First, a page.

A library for playing tones and tone sequences, intended for the Arduboy game system
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README.md

The ArduboyTones Library

The ArduboyTones library is maintained in a git repository hosted on GitHub at:

https://github.com/MLXXXp/ArduboyTones

ArduboyTones is a library for playing tones and tone sequences, intended to be used with the Arduino based Arduboy miniature game system (but could be used with other Arduino boards).

Description

ArduboyTones is a small, efficient library which generates tones and tone sequences on a speaker attached to digital output pins. It is intended to be used by games and other sketches written for the Arduboy, so the pins (and timer) used are hard coded for the Arduboy, and thus aren't specified in any functions.

Like the Arduino built in tone() function, the tones are simple square waves generated by toggling a pin digitally high and low with a 50% duty cycle. Also like Arduino tone(), once started, interrupts are used so that the sound plays in the background while the real code continues to run.

ArduboyTones has equivalents to Arduino tone() and noTone() and additionally:

  • As well as a single tone, the tone() function can play two or three tones, in sequence, with a single call.
  • Includes functions to play a tone sequence of any length, specified by an array located in either program memory (PROGMEM) or RAM. The array can be optionally terminated with a repeat command so the sequence will repeat continuously unless stopped by using noTone() or a new tone or sequence is started.
  • Each tone can specify that it's to be played at either normal or a higher volume. High volume is accomplished by taking advantage of the speaker being wired across two pins and toggling each pin opposite to the other, which will generate twice the normal voltage across the speaker. For normal volume, one pin is toggled while the other is held low.
  • A function is available to set flags to ignore the individual volume setting in each tone, so that all tones will play at either normal or high volume.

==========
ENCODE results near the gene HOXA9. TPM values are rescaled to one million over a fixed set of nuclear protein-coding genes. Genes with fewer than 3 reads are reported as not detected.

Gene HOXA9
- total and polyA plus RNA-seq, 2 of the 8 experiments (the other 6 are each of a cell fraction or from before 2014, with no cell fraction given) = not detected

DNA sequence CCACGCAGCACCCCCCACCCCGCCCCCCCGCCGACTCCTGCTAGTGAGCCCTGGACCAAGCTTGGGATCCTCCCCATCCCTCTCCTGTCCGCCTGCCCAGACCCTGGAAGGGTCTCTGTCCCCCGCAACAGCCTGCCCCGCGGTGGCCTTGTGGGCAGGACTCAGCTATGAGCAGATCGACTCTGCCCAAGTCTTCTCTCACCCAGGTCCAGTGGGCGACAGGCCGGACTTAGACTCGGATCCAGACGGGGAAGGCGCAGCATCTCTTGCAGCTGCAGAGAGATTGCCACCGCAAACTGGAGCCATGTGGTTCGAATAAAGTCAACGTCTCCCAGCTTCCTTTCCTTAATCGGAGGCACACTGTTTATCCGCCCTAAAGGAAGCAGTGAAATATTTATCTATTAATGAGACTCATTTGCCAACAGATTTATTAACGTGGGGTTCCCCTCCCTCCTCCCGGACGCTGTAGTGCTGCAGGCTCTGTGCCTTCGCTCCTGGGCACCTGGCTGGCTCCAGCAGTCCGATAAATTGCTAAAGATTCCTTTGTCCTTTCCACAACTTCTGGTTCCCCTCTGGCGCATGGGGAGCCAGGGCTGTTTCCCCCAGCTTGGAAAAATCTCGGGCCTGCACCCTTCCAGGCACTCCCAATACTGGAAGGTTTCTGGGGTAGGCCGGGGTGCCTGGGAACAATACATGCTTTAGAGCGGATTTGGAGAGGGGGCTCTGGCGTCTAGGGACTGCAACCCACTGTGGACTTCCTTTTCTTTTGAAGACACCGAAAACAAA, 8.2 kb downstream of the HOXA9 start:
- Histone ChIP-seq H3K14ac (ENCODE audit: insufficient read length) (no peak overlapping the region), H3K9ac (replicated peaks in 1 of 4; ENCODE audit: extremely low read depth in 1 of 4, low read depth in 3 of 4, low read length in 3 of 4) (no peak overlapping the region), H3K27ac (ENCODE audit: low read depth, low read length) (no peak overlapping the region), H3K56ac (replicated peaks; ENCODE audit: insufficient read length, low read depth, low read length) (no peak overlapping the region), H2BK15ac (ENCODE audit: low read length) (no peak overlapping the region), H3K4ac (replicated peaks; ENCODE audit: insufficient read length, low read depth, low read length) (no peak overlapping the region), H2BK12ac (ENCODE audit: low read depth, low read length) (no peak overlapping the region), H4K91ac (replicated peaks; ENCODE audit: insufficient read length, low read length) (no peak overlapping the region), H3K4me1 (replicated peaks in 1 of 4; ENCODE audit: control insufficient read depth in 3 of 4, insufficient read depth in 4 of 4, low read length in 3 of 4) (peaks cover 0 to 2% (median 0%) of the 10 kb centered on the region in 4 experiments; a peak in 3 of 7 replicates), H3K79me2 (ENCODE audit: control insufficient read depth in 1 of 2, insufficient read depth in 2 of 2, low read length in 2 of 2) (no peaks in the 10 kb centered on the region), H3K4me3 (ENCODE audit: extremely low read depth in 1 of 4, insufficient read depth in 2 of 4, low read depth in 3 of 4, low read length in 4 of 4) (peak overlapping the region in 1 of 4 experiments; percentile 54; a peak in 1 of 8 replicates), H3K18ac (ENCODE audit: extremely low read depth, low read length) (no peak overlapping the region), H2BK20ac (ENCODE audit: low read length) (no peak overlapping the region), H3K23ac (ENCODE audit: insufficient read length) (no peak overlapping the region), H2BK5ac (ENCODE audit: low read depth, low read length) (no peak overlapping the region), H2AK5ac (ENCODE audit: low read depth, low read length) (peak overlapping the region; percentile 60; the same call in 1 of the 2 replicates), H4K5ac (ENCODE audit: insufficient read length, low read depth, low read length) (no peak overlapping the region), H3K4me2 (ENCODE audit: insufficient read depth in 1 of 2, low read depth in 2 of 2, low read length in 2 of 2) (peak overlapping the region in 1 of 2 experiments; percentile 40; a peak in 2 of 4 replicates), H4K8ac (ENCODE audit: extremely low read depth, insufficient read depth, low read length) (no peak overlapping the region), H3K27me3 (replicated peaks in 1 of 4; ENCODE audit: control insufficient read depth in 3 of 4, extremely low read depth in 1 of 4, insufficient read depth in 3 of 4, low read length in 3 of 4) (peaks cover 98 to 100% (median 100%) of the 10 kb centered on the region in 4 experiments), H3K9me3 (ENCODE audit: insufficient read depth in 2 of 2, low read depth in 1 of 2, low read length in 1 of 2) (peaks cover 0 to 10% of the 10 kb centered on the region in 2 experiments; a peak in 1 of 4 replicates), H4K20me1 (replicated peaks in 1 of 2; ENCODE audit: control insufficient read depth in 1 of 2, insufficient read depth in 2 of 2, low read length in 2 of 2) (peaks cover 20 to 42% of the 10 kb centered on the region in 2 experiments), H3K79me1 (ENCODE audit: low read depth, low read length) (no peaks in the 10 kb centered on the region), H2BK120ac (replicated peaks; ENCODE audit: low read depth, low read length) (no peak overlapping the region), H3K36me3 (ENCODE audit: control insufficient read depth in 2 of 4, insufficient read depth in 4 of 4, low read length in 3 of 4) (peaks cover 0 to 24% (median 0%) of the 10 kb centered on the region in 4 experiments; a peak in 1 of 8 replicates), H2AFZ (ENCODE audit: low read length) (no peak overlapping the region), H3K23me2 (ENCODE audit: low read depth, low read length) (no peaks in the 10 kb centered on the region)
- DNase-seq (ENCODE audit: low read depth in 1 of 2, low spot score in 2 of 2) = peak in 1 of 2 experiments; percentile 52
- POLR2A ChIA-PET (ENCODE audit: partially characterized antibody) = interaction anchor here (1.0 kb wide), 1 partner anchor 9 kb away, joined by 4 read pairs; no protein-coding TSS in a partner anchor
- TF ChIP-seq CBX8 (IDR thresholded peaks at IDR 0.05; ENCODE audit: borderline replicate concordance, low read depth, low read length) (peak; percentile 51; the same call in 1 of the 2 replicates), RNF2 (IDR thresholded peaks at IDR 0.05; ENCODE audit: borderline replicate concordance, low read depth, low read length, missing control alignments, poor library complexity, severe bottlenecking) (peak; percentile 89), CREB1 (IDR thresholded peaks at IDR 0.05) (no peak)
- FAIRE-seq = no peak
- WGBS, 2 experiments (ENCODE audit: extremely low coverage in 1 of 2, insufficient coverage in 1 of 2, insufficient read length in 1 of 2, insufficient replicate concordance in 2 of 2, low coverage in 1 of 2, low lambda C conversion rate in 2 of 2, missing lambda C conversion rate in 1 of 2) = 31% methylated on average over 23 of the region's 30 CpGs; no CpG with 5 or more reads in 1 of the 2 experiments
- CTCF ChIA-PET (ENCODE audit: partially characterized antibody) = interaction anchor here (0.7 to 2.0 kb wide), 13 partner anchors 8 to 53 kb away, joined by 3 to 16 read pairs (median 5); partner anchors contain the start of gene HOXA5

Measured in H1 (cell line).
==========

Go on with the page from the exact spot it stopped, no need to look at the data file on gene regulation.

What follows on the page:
• Tone sequences can include intervals of silence (musical rests).
  • Includes a global mute capability by using a callback function, specified by the sketch, which indicates sound is to be muted. When muted, the sketch can continue to call functions to produce tones in the usual way but the speaker will remain silent. It is intended that the Arduboy2 Library's audio.enabled() function, or something similar, be used as this function.
  • A function is provided which will return true if tones are playing or false if the sequence has completed.

Note that even with all these features, ArduboyTones will use significantly less code space than using Arduino tone() functions.

Converting MIDI files

A separate command line utility program, midi2tones, is available. It will convert standard MIDI files to ArduboyTones format when the -o2 option is specified.

Installation

The library can be installed using the Arduino IDE library manager:

  • In the Arduino IDE select from the menus: Sketch > Include Library > Manage Libraries...
  • In the Library Manager Filter your search... field enter arduboytones.
  • Click somewhere within the ArduboyTones entry.
  • Click on the Install button.

For more library installation information see

Installing Additional Arduino Libraries - Using the Library Manager

Using the library

Setting up

Include the library using

#include <ArduboyTones.h>

You must then create an ArduboyTones object which specifies the callback function used for muting. The function is a required parameter. It must return a boolean (or bool) value which will be true if sound should be played, or false if all sounds should be muted. In this document the ArduboyTones object will be named sound. The audio.enabled() function of the Arduboy library will be used for the mute callback. The Arduboy object will be named arduboy.

So, to set things up we can use:

#include <Arduboy2.h>
#include <ArduboyTones.h>

Arduboy2 arduboy;
ArduboyTones sound(arduboy.audio.enabled);

Specifying tones

Each tone is specified by a frequency and duration pair, the same as with Arduino tone(). Like tone(), the frequency is specified in hertz (Hz, cycles per second). The duration is in milliseconds (actually very slightly shorter; see below).

There are some small differences between the Arduino tone() and the ArduboyTones frequency and duration parameters.

Frequency

  • ArduboyTones can only play frequencies between 16 Hz and 32767 Hz. Arduino tone() allows a greater range.
  • For efficiency, ArduboyTones uses a single clock prescaler value for the timer. The result is that very high frequencies may be a bit less accurate than what Arduino tone() would produce. It likely won't be noticeable for the range of frequencies that will mainly be used.
  • With ArduboyTones, you can use a frequency value of 0 to indicate silence (a musical rest) for the duration specified.
  • You can indicate that a tone should sound at a higher volume by adding the defined value TONE_HIGH_VOLUME to the desired frequency.

Duration

  • To make the code smaller and more efficient, durations are actually in 1024ths of a second instead of 1000ths (milliseconds). See the note near the end of this document for a detailed explanation.
  • With ArduboyTones, a tone's duration is specified as an unsigned int (16 bits) instead of an unsigned long (32 bits). This means the maximum duration allowed is 65535 (65 seconds). Like Arduino tone() a duration of 0 indicates forever, which can be stopped by noTone() or replaced by a new tone or sequence call.